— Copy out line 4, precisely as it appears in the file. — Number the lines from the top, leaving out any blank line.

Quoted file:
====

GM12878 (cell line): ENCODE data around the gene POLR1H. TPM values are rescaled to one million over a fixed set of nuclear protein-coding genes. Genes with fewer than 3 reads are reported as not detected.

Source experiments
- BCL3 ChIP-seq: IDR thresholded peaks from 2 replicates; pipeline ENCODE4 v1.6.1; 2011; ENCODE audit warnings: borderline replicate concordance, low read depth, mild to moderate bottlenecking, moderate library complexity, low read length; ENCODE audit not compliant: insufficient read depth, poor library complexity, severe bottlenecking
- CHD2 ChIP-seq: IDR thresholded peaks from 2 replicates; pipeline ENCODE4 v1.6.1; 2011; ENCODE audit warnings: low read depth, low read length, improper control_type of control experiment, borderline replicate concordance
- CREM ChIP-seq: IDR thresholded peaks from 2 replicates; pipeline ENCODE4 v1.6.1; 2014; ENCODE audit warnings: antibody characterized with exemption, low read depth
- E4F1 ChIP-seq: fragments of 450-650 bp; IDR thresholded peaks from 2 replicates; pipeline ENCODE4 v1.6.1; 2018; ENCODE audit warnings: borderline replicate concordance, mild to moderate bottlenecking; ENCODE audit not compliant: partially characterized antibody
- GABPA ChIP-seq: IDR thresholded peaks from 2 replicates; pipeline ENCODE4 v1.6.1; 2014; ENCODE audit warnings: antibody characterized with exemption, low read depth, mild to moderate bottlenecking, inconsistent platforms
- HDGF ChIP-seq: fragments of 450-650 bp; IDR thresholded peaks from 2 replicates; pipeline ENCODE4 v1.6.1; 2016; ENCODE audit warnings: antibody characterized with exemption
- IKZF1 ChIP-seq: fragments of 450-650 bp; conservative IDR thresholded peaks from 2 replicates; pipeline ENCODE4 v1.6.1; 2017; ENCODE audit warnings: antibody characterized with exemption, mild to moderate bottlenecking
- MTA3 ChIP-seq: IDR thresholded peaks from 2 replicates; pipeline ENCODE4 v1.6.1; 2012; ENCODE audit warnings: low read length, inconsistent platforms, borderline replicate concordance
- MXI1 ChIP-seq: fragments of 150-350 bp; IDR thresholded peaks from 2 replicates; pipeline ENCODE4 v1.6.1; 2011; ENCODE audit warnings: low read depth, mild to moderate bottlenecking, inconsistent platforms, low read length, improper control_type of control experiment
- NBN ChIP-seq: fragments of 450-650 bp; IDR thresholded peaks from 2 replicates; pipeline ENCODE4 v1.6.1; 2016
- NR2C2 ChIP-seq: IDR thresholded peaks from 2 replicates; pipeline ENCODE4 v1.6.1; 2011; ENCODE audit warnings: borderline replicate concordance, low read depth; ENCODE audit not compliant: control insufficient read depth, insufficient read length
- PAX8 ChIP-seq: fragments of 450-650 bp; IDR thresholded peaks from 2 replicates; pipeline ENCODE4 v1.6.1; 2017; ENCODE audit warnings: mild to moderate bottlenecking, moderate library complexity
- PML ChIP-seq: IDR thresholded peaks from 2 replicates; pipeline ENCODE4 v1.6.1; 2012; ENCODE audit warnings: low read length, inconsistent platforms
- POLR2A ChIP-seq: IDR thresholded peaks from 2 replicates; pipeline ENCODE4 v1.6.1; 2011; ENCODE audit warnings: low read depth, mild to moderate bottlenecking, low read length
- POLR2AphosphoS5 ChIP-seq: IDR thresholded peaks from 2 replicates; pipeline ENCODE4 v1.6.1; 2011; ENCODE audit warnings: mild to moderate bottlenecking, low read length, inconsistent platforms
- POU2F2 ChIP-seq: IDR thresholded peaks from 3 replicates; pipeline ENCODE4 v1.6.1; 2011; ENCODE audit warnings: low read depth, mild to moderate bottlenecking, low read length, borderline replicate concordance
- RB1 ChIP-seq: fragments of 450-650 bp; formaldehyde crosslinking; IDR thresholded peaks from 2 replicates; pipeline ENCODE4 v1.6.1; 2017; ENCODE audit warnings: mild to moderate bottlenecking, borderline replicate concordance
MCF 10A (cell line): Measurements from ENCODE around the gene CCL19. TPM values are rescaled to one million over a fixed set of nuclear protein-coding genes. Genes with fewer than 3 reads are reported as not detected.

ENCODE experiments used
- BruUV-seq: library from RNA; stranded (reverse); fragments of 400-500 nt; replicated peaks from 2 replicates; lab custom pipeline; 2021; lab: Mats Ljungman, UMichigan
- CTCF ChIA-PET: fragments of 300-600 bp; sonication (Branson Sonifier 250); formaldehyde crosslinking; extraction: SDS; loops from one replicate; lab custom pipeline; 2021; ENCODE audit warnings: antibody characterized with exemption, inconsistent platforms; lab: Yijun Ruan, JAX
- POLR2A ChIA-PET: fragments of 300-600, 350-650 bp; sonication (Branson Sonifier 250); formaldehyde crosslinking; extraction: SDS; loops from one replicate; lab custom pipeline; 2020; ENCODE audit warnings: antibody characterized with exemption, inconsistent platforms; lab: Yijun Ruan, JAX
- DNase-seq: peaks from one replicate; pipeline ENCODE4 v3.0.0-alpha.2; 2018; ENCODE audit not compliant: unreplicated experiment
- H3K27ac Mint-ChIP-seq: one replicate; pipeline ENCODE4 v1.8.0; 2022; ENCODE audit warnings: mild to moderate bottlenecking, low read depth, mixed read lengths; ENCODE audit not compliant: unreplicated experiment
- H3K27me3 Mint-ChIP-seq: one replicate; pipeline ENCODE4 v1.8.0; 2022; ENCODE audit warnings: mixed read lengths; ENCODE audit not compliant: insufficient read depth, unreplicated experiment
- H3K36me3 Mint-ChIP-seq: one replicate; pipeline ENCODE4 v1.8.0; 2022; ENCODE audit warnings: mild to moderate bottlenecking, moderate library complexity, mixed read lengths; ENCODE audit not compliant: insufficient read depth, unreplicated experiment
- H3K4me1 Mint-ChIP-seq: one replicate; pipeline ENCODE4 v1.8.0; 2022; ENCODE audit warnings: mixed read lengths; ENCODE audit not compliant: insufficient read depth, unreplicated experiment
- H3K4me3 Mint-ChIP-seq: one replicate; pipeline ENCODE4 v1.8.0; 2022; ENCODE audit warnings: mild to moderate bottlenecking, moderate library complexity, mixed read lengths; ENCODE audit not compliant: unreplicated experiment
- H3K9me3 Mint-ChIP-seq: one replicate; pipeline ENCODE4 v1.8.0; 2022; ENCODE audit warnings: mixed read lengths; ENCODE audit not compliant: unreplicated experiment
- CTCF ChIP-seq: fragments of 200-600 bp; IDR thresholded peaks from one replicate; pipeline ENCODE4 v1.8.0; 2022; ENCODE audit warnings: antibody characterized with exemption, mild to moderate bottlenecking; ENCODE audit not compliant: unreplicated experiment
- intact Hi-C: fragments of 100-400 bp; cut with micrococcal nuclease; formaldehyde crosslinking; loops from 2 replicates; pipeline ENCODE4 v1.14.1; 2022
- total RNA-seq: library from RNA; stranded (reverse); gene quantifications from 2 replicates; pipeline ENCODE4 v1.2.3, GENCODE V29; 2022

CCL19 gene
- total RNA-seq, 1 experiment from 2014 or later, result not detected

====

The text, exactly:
- CHD2 ChIP-seq: IDR thresholded peaks from 2 replicates; pipeline ENCODE4 v1.6.1; 2011; ENCODE audit warnings: low read depth, low read length, improper control_type of control experiment, borderline replicate concordance